Genre: Visual Novel, Otome
Platform: PS Vita, PC via Steam
Release Date: March 12th, 2019
Special thanks to Intragames for providing a review copy of the game.
7’scarlet is an otome game developed by Otomate and Toybox Inc. It was first released in Japan back in 2016 and received its first English release in 2018. Thanks to INTRAGAMES, its PC port was published via Steam early this year. At first glance 7’scarlet appears to focus on a murder mystery, yet its narrative is deeply entwined with the supernatural.
7’scarlet’s main heroine is Ichiko Hanamaki, a university student. A year prior to the start of the story her older brother, Hanate, went to a small town called Okunezato and never returned.
On summer break Hino Kagutsuchi, Ichiko’s childhood friend, convinces her to join him in a visit to Okunezato. He is a member of the Okunezato Supernatural Club, which is holding its first meeting in Fuurinkan Hotel, the only hotel in the town.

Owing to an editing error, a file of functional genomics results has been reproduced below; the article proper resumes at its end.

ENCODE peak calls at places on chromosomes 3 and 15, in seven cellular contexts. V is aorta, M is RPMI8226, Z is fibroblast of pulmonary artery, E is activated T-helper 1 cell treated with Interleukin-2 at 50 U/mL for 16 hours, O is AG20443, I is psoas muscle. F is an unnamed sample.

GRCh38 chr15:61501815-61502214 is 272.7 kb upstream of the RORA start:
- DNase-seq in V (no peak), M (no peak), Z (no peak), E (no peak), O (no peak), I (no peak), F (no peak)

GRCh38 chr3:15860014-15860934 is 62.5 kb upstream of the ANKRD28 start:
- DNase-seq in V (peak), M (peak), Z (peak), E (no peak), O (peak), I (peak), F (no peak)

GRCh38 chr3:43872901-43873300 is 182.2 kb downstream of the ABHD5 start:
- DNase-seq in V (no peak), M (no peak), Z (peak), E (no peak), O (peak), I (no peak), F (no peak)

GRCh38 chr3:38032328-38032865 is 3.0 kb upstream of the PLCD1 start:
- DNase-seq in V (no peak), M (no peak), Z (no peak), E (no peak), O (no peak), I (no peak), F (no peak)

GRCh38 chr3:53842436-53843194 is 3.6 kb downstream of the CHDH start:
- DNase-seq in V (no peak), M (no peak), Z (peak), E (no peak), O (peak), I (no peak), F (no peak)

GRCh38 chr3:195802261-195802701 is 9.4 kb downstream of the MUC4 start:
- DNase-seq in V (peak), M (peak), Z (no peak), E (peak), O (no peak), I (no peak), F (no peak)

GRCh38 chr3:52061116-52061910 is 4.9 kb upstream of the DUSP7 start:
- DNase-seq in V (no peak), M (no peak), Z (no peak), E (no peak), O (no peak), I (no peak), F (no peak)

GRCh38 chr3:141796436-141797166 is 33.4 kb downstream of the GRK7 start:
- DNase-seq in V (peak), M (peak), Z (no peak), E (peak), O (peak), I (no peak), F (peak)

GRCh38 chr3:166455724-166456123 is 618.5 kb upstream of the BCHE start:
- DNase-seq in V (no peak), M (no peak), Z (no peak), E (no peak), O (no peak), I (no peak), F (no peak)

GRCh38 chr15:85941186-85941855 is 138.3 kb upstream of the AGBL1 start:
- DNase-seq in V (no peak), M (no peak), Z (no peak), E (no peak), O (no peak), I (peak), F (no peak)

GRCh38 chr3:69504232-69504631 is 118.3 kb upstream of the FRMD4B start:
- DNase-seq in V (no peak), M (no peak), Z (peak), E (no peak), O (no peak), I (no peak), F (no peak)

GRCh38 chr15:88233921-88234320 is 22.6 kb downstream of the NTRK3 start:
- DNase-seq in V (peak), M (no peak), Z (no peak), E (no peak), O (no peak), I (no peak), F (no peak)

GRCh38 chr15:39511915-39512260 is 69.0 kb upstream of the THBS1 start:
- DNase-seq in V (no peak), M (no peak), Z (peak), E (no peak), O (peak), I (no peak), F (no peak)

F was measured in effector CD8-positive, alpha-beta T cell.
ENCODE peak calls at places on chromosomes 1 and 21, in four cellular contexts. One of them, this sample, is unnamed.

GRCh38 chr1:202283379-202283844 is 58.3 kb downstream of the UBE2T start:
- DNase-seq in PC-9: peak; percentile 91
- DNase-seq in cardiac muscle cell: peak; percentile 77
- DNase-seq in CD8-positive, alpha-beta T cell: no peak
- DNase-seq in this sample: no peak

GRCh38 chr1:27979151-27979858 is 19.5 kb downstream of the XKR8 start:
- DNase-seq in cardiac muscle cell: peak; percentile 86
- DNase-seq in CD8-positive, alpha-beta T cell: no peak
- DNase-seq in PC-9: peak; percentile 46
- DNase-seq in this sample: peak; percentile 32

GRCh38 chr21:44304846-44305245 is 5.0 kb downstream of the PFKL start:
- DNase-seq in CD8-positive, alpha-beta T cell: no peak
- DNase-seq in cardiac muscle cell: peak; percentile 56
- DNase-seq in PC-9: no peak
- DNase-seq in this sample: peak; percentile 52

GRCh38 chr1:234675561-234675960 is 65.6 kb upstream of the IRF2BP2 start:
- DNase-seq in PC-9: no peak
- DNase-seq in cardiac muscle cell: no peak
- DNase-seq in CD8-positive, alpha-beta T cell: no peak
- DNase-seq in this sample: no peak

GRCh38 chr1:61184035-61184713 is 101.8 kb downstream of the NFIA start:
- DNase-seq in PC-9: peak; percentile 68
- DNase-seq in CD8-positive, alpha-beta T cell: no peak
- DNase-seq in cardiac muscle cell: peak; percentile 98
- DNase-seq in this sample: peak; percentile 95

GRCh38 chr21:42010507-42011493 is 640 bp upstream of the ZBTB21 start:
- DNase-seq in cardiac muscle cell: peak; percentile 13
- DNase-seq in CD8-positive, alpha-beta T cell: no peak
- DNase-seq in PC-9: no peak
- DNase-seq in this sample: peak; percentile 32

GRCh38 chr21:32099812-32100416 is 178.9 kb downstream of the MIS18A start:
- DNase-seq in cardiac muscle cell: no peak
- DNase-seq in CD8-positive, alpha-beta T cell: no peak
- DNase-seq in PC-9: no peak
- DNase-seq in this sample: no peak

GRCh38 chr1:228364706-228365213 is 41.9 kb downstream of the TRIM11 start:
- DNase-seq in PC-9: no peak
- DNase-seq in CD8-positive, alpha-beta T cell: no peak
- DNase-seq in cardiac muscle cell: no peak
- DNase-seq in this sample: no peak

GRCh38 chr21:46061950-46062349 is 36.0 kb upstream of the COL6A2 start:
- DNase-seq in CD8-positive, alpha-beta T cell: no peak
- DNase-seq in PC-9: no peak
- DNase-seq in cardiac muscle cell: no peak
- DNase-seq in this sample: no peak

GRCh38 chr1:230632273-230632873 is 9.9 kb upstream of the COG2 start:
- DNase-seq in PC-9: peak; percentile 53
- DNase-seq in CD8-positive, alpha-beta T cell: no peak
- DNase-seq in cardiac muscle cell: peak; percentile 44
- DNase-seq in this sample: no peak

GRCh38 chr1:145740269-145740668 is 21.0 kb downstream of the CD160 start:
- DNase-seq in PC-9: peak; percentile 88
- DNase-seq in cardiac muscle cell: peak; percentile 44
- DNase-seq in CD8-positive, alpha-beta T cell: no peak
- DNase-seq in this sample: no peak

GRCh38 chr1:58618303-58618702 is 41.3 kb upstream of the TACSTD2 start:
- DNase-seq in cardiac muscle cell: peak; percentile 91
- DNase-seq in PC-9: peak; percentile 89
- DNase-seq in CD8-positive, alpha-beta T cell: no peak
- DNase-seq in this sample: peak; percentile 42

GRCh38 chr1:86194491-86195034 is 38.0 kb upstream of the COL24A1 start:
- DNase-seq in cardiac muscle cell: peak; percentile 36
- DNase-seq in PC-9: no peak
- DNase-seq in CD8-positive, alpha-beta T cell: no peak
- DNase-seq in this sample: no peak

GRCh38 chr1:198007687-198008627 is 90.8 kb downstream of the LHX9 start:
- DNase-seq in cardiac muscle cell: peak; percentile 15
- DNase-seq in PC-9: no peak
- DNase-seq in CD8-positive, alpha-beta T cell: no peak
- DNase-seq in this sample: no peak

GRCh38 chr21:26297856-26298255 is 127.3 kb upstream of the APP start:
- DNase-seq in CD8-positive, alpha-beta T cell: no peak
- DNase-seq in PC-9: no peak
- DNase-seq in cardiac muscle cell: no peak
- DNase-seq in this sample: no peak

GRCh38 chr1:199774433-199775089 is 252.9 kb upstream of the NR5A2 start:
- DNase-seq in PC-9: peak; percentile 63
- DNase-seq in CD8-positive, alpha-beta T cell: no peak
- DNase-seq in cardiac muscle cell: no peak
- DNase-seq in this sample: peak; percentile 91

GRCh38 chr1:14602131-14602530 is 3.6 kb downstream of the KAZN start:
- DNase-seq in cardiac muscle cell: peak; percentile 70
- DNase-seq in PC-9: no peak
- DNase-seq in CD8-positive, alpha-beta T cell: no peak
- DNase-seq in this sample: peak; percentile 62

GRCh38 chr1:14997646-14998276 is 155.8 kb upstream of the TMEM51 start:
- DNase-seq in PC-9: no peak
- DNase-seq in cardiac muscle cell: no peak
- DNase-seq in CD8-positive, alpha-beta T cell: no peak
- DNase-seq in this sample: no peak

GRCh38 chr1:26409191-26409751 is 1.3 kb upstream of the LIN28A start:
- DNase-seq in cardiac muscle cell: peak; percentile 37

In the meeting, Ichiko meets the club’s other members: Isora Amari, Toa Kushinada, Sosuke Tatehira, and Yua Susano. A young boy named Yuki Hirasaka is also among the attendants since he’s one of Fuurinkan Hotel’s workers. The Supernatural Club is puzzled because the administrator of their online forum never shows up, but they progress with the meeting and make plans to hang out at other times. Their main purpose was to continue discussing the mysteries of Okunezato, yet they end up focusing on getting to know each other.
7’scarlet’s story explores the overarching mystery surrounding the murders in Okunezato and the truth behind the disappearance of Ichiko’s brother.
7’scarlet’s narrative is messy, decent at its best. A huge problem with the game is that it feeds you random chunks of plot in a disorderly manner. All of the romance is so rushed and forced that instead of feeling rewarding, it feels like an obstacle in the way of the parts of the story that you’re actually invested in.